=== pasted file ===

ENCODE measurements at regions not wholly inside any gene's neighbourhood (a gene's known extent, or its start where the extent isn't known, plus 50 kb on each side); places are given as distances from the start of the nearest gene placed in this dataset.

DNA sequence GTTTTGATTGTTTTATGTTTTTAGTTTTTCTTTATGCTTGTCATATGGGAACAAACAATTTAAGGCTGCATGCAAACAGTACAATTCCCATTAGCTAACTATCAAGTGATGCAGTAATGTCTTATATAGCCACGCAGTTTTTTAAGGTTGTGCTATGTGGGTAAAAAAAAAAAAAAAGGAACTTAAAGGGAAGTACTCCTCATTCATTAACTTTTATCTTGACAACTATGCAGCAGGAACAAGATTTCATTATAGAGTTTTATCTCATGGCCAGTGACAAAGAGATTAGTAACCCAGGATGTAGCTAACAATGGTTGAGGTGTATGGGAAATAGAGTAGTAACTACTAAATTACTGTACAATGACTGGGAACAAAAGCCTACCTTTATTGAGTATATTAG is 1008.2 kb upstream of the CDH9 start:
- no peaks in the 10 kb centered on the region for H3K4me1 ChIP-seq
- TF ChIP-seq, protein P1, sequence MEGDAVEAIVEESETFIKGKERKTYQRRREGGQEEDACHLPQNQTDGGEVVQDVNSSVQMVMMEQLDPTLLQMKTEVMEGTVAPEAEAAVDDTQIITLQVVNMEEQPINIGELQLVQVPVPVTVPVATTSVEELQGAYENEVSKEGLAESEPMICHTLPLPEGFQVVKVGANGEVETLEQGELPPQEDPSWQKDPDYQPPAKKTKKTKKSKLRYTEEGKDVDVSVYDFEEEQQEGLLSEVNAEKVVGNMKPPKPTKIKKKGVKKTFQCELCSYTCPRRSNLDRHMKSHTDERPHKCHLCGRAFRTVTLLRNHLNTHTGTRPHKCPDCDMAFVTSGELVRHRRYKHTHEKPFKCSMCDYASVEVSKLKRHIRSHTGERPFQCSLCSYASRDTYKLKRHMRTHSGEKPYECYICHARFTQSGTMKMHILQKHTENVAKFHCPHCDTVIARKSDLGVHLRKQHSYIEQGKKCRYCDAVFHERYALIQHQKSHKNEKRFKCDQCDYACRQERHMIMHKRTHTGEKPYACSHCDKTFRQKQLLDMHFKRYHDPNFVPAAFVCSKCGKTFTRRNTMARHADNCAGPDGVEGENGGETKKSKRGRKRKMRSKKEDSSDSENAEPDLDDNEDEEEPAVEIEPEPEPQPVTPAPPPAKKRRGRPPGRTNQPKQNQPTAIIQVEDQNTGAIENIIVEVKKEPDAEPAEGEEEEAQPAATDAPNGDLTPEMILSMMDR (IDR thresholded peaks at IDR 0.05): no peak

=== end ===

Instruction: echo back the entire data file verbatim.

ENCODE measurements at regions not wholly inside any gene's neighbourhood (a gene's known extent, or its start where the extent isn't known, plus 50 kb on each side); places are given as distances from the start of the nearest gene placed in this dataset.

DNA sequence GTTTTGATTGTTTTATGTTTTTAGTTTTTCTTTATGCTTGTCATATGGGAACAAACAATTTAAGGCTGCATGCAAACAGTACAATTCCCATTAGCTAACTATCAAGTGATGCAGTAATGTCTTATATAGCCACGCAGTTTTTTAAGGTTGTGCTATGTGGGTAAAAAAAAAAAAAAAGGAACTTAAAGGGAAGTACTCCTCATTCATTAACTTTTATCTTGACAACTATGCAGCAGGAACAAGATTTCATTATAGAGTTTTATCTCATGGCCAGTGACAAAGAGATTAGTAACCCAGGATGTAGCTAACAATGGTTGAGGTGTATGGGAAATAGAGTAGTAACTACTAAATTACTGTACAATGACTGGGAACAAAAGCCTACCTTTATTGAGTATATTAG is 1008.2 kb upstream of the CDH9 start:
- no peaks in the 10 kb centered on the region for H3K4me1 ChIP-seq
- TF ChIP-seq, protein P1, sequence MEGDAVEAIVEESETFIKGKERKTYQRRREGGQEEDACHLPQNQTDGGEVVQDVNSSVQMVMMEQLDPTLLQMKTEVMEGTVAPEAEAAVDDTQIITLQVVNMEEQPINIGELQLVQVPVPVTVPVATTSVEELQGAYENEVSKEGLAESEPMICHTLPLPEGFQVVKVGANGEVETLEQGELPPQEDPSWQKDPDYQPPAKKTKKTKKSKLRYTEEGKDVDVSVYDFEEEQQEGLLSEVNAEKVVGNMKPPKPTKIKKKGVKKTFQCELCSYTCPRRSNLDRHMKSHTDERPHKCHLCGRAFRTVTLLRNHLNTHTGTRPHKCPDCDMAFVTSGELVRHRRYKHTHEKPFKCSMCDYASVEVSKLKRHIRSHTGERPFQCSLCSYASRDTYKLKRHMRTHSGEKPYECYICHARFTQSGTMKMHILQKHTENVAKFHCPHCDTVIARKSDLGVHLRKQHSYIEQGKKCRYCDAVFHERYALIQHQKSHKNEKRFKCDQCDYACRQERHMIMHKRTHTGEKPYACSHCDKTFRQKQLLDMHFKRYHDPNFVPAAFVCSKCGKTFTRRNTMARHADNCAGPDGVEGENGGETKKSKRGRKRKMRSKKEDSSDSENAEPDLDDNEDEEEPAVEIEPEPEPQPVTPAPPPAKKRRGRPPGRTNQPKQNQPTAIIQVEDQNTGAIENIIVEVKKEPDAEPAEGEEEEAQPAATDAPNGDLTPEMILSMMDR (IDR thresholded peaks at IDR 0.05): no peak